b) explicitly set the location prior to link with glBindAttribLocation(). In this case, using constants is fine.
c) explicitly set the location in the shader text with a layout, per ARB_explicit_attrib_location (http://www.opengl.org/registry/specs/ARB/explicit_attrib_location.txt).

a) and b) have been around since 2003 (GL 1.5 + ARB_vertex_shader). c) is more recent and is not supported on the Mac as of 10.7.2.

3) The compiler will warn if you include both gl.h and gl3.h. If you want to use only Core Profile functionality, only include gl3.h/gl3ext.h.

Ragnemalm
01-13-2012, 11:23 PM
Ragnemalm, to your three questions:

1) as mentioned, Core Profile requires you to create a VAO and all attribute pointers must be set with VBOs bound. Check the spec.

Which makes it even more odd that one of the few demos I could find did not use it. I suppose there are implementations where that works, but Apple's does not and that is perfectly legal then.


2) for setting the attribute indices, you have three options:
a) let the compiler do it. This is the default behavior if you do nothing, and you need to query the locations with glGetAttribLocation().
b) explicitly set the location prior to link with glBindAttribLocation(). In this case, using constants is fine.
c) explicitly set the location in the shader text with a layout, per ARB_explicit_attrib_location (http://www.opengl.org/registry/specs/ARB/explicit_attrib_location.txt).

a) and b) have been around since 2003 (GL 1.5 + ARB_vertex_shader). c) is more recent and is not supported on the Mac as of 10.7.2.

Well, c) work for me under 10.7. You are right, there are three ways, but hard-coding assumed constant numbers is not one of them, but rather the fourth, unwise way. I go for getting locations, that feels best clean to me since it doesn't require me to break in with application specific code in my shader loader, and keeps the shaders clean.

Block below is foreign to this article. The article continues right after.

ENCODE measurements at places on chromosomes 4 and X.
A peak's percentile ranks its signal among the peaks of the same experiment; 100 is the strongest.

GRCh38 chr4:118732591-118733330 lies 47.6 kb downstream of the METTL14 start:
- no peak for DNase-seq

3) The compiler will warn if you include both gl.h and gl3.h. If you want to use only Core Profile functionality, only include gl3.h/gl3ext.h.

No, I don't think it did. I include both and it it compiles and runs without warnings. Maybe it depends on compiler options.

Thanks for the comments!

Alfonse Reinheart
01-14-2012, 12:41 AM
Well, c) work for me under 10.7.

That seems unlikely. Especially if you're able to use `#version 330`, or if it works with just `#version 150`.


I go for getting locations, that feels best clean to me since it doesn't require me to break in with application specific code in my shader loader, and keeps the shaders clean.

It also means that you can't share VAOs and attribute bindings among different shaders. So if you have a mesh that gets rendered with two or more shaders (very possible. Multi-pass techniques often do it. Shadow map pass and lighting pass are both two separate programs), you have to have two separate sets of attribute bindings. Even though they may use the exact same vertex inputs.

The inability to mix and match shaders with meshes is not what I would call "clean". So I would suggest either explicitly binding attribute locations to known values with `glBindAttribLocation`, or use explicit attribute locations within shaders. The latter is what I do, and ever since that extension came out, I have never wanted to do anything else again.

Ragnemalm
01-16-2012, 01:58 AM
Well, c) work for me under 10.7.

That seems unlikely. Especially if you're able to use `#version 330`, or if it works with just `#version 150`.

I only tested with version 150. Seemed to work just fine.